Cape Cod has long been a family-friendly destination. Whether you’re visiting for a day, a weekend, or a week, the region caters to those with children. The Cape is a place where special memories are made at a young age. And those memories bring families back year after year to capture the magic and beauty of this region.
For many, that magic and beauty revolves around the arts, bringing joy to those young and old. So what are you waiting for? Grab the entire family and get ready to be inspired on your Cape vacation!
Performances, Puppets, and Live Theater
At the Cape Cod Theatre Company, their lineup of shows is one the entire family will enjoy. The theatre is sure to make audiences of all ages laugh, think, and experience the joy and wonder of the stage.
Thanks to its educational offerings, the theatre offers children a chance to get into the act and tap into their creativity, both as performers and in behind-the-scenes roles.
In Falmouth, Highfield Theatre is home to the College Light Opera Company during the summer, bringing college-aged students from around the country to entertain audiences of all ages with classic Broadway fare that has included the “Wizard of Oz,” “Jekyll & Hyde,” “Mary Poppins,” and “The Hunchback of Notre Dame.”
Throughout the rest of the year, the Falmouth Theatre Guild does its part, bringing productions that are perfect for adults and children alike.
For more family-friendly entertainment, head to Brewster where the Cape Rep Theatre has shows geared specifically towards children, including the popular “Puppets, Paul, and Mary.” It’s more of the same in Orleans at The Academy of Performing Arts which brought E.B. White’s classic “Charlotte’s Web” to the stage in the summer of 2021. This summer, it will be producing the family-friendly “101 Dalmatians” and “Mary Poppins.”
At Payomet Performing Arts Center in Truro, its Cirque by the Sea show combines the allure of the wild west with aerial acrobats, juggling, live music, and comedy that will make your Cape vacation one to remember. And with its youth circus camp, Payomet gives your children the opportunity to put their creative skills to the test.
And then there’s the Cotuit Center for the Arts which has a lineup of live programming that the kids will love, including puppet shows, pirate scavenger hunts, and interactions with wild animals. It also hosts summer workshops — photography, ballet, theater, clay, and more — that allow children to tap into their creativity.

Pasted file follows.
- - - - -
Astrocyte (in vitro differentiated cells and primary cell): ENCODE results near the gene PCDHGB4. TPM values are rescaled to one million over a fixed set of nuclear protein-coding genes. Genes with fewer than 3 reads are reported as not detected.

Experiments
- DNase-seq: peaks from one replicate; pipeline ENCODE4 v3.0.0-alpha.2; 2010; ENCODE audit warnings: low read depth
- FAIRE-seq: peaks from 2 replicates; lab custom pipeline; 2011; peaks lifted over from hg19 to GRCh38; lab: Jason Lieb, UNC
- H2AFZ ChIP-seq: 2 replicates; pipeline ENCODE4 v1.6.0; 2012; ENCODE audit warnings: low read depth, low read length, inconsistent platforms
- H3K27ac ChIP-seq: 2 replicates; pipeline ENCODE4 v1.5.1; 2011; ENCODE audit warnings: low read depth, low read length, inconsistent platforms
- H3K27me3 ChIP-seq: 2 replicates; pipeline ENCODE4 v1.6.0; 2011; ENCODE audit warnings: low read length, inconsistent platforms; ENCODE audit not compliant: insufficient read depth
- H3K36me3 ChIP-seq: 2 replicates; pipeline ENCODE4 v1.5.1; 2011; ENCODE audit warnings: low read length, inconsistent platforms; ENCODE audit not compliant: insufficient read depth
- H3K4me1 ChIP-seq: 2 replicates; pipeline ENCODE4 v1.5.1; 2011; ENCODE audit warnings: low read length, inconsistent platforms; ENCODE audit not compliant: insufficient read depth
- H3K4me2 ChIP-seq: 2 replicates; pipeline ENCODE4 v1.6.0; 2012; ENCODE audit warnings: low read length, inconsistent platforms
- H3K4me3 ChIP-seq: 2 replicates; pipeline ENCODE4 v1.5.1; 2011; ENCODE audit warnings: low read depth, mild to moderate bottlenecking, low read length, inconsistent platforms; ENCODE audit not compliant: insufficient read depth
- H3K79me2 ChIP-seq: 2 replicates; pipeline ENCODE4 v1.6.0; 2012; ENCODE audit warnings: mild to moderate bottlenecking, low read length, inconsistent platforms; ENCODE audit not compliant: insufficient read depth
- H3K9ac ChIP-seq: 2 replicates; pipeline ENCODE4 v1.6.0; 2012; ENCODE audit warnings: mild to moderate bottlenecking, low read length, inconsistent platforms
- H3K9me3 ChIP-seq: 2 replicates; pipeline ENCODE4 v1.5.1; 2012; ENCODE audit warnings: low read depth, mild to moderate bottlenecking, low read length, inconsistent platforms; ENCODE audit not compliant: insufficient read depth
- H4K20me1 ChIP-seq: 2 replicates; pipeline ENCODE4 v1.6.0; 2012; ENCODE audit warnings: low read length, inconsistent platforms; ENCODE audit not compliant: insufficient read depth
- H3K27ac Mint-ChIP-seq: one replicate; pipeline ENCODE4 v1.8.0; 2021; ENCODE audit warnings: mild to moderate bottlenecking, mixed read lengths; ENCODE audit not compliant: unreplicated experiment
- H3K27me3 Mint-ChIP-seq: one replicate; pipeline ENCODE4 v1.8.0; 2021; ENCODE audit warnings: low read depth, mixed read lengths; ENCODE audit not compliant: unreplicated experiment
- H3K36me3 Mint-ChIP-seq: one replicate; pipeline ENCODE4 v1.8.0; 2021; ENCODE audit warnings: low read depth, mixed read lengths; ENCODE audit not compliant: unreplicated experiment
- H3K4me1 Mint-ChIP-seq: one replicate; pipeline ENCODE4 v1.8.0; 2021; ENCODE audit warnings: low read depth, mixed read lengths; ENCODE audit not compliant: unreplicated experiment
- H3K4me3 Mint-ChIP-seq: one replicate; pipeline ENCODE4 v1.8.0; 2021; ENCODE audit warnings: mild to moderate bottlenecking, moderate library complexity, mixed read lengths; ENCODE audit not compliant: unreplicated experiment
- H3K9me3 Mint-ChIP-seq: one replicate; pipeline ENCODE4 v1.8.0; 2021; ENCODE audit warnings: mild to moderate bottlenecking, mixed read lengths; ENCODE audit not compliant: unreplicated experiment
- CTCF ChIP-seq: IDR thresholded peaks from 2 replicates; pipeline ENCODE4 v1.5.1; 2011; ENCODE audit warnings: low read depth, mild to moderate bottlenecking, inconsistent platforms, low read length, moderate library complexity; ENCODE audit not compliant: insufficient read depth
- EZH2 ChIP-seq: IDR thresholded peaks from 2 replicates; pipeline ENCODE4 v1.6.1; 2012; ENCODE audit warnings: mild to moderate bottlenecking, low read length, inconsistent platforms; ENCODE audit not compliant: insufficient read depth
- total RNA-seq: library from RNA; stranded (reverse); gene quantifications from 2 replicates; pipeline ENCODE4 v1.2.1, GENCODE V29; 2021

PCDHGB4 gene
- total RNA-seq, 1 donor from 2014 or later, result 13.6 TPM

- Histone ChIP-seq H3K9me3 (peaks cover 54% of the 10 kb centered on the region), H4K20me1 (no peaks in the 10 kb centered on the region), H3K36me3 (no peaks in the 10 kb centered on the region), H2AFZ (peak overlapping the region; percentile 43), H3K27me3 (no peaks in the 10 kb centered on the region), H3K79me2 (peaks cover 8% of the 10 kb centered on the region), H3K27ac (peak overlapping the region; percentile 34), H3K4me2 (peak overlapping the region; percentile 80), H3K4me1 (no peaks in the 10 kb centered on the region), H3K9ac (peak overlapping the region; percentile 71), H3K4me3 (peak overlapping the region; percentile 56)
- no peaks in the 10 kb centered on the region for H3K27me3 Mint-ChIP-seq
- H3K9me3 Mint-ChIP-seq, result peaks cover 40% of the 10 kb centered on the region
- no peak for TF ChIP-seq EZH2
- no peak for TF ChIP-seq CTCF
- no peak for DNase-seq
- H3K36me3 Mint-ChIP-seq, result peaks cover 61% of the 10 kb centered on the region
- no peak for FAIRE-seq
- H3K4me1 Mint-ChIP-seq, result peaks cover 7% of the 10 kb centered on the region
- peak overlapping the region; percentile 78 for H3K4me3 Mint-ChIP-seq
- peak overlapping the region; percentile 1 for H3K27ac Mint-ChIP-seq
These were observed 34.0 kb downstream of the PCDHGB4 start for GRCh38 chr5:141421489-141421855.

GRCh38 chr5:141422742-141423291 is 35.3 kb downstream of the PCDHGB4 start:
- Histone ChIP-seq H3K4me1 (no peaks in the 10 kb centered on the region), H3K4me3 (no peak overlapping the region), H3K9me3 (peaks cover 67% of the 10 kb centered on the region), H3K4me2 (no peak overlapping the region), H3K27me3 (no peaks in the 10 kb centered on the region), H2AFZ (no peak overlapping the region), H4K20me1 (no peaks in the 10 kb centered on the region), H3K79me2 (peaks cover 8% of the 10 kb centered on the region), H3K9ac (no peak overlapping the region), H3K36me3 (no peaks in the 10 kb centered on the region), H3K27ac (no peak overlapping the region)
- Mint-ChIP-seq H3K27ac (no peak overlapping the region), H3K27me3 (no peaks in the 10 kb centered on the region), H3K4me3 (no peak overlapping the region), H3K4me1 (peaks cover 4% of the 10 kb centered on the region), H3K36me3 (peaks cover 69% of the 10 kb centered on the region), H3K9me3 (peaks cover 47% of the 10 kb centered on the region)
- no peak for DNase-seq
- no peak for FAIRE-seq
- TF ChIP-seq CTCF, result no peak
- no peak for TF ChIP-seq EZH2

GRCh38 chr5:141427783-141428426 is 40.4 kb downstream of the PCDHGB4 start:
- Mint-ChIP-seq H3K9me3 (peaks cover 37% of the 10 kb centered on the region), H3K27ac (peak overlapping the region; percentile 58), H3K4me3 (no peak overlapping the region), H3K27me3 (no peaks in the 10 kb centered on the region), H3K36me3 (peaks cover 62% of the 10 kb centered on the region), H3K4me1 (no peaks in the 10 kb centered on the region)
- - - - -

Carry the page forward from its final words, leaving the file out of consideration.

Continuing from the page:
Encounters with Animals
Before you hit the Bourne Bridge, Buzzards Bay’s National Marine Life Center will have the entire family buzzing with excitement as you learn about the great work this nonprofit is doing to rehabilitate injured seals and sea turtles found in Cape waters. Make sure to follow their Facebook page and see the results of their work in action as they regularly release those rehabilitated animals back into the wild.
You can continue to get up close and personal with wild animals at the Cape Cod Museum of Natural History in Brewster, where you can not only learn about the fascinating life cycle of butterflies, you can feed them.
While there, make sure to visit the nearby Brewster Flats, which are visible during low tide. Representing the largest such flats in North America, they measure roughly 12,000 acres and extend from Brewster to North Eastham. During the summer, the museum leads tours as part of its award-winning popular Mudflat Mania hikes where families can learn about the area and explore the sea creatures that bring the region to life. You’ll want to wear comfortable hiking or water shoes and bring a towel and a pail and shovel to get the most out of the experience.
The museum also regularly welcomes Amazing Animal Ambassadors, allowing the little ones to make friends with Cali the talking cockatoo, Boomerang the kookaburra, Big Red the red tegu, Milo the fennec fox, Bailey the African pygmy hedgehog, and many more creatures of all shapes and sizes.
Owned by Bethany Jakubson, who has been working in zoos and aquariums since 2006, Amazing Animal Ambassadors also makes visits to other nonprofits throughout the Cape, including the Cotuit Center for the Arts and the Thornton W. Burgess Society in Sandwich.
And then there’s the always-popular whale watches – they leave out of Hyannis Harbor and Provincetown – along with seal tours out of Chatham, Harwich Port, Orleans, and Provincetown, that will awe and inspire the entire family.
Carousels on the Cape
Near downtown Falmouth, the hand-carved nautical-themed wooden horses spin round and round, creating a magical experience for young ones eager to ride the Carousel of Light. Adjacent to the Mullen-Hall School, the carousel was crafted by artist Lance Shinkle and has been delighting families since 2013.
It’s open seasonally and within walking distance to the Village Science Playground, which boasts an impressive array of slides, climbing areas, and swings against the backdrop of lighthouses and science-themed activities that tie into the character of the region.
Nearby is the Falmouth Public Library which plays host to a number of family-friendly events, including nursery rhyme time, story walks, and live musical performances throughout the year.
Falmouth isn’t the only town that is home to a carousel. At Heritage Museums & Gardens in Sandwich, the carousel is one of the most popular attractions, thrilling riders for over a century.